Randi Axelsson has taken a new position at Solstice Senior Living as their director of sales. Axelsson comes to the organization after a long career in hospitality. Prior to her time with Solstice, Axelsson worked to help open Holiday Inn at the Bellingham Airport in a large project that proved to be almost a year-long undertaking. In addition, she’s worked at Silver Reef, and also helped to open the Quality Inn Barron Suites. Along with Kent Loomer, Axelsson also co-directed the Ryan Stiles Celebrity Golf Tournament for four years.

Randi Axelsson, the new Director of Sales at Solstice Senior Living. Photo credit: Anna Black.

Larry MacDonald, executive director of Solstice Senior Living, reached out to Axelsson, whose work he knew through hospitality circles, and invited her to come on board.

Axelsson officially started on July 9. “You can put in all caps that I love it here!” she says with a smile. “It’s so rewarding to talk to these seniors. A lot of them are sitting home alone, kind of disengaged. They’re not getting out, not being a part of something. And seeing them come in, getting reengaged with life, having a purpose with life…” Axelsson is animated, excited by the work and the good she sees happening as a result.

She recalls Sam, a U.S. Naval Veteran, who came in, despondently, at age 72. “He couldn’t afford it,” she says. “Larry and I worked with him. He had been in Costa Rica where he broke his hip riding his bike. So, Larry asked him what brought him back to Bellingham and he said, ‘I came back to die.’ And I said, ‘Not on my watch you’re not!’ We worked with him and he’s now in an apartment here, getting three meals per day. His whole disposition is completely turned around. He’s enjoying being here and enjoying his life.”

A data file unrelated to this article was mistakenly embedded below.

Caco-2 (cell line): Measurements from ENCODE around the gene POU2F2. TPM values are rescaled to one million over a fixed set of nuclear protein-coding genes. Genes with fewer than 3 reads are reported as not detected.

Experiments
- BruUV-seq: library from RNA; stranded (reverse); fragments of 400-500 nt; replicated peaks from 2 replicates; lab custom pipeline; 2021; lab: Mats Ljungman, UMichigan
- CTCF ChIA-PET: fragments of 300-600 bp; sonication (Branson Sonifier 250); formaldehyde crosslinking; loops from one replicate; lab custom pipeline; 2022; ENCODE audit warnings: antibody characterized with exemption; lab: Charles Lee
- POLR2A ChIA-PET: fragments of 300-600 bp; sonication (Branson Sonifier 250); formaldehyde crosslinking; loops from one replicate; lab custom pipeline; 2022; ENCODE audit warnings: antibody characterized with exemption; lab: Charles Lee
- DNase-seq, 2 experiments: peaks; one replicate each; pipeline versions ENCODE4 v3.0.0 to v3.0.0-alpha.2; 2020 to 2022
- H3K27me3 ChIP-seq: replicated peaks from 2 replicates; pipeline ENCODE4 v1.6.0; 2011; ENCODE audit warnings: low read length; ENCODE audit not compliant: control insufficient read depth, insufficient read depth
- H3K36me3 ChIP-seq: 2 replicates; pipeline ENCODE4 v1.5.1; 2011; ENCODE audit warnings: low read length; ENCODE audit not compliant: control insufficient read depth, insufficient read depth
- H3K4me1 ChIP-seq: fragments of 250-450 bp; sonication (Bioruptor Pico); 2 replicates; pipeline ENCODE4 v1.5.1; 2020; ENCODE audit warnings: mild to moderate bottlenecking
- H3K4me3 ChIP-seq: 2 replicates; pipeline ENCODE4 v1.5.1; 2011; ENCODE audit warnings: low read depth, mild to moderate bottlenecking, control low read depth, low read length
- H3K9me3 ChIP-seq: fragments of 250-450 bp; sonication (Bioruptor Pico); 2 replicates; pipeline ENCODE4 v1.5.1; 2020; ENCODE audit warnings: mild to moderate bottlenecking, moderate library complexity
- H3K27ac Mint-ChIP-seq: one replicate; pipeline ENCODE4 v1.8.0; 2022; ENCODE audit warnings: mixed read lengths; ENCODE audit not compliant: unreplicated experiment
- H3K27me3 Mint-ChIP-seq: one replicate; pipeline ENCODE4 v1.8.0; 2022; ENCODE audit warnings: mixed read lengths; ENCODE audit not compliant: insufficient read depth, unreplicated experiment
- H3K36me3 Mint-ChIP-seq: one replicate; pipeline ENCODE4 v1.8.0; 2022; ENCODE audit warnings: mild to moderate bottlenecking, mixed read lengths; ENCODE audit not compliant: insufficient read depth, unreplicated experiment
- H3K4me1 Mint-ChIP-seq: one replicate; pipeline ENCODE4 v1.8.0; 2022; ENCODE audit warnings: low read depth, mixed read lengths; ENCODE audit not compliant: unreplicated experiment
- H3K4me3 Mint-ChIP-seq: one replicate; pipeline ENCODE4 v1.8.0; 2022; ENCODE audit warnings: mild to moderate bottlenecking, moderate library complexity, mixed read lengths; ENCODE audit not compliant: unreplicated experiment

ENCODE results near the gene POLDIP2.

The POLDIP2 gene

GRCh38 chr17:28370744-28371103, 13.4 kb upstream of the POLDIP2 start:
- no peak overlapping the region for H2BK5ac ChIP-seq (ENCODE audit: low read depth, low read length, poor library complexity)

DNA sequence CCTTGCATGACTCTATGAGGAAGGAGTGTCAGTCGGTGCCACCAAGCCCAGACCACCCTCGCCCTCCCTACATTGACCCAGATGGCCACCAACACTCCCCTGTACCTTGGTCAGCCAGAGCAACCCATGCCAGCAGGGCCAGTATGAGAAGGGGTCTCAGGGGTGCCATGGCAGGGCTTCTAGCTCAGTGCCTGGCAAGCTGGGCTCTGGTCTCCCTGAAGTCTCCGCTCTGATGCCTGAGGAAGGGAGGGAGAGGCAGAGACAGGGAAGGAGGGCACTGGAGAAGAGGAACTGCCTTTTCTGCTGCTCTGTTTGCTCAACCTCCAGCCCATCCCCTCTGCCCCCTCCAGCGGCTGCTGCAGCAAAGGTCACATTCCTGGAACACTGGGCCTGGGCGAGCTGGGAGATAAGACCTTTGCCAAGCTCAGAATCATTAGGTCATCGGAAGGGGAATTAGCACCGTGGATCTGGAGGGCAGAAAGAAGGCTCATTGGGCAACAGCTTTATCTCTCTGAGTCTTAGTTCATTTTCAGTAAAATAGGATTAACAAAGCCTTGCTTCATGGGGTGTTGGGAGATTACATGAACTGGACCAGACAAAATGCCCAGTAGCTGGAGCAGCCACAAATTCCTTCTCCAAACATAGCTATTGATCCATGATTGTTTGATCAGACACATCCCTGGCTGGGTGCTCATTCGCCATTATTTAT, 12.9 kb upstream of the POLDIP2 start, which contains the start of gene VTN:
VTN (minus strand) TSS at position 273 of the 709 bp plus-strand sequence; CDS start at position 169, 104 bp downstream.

Residents at Solstice Senior Living play the popular game, Bean Bag Baseball. Photo credit: Anna Black.

Axelsson talks with warm fondness of the seniors she’s already brought in. She gets to know them through the process of helping them move and working out the details. In fact, shortly after starting at Solstice, her first four tours all became residents. Among them is Sam the veteran, who strolls past her office on his way to breakfast every day calling out, “Good morning!”

She also speaks fondly of another resident, now 100 years old, who is from the Bellingham Galbraith Mountain family. He still drives and Axelsson says his attitude and winning smile are things she looks forward to every day. Currently, the youngest Solstice resident is 57 and the oldest is 101, after a 102-year-old passed away this summer.

Of Solstice as a whole, Axelsson says they “are very accommodating. They work with Larry and I to fulfill whatever needs we have to help someone move in.”

As an example, she cites their “3000 Reasons” campaign which allows them “A $3,000 window for Larry and me to work with for marketing and support to help someone move in. I’ve never worked with a company that’s so financially accommodating to help people get into a place that’s probably safer for them and more comfortable for them to live in.”

A photo wall shows the residents who’ve gone on adventures ranging from bumper cars to a zoo visit. Photo credit: Anna Black.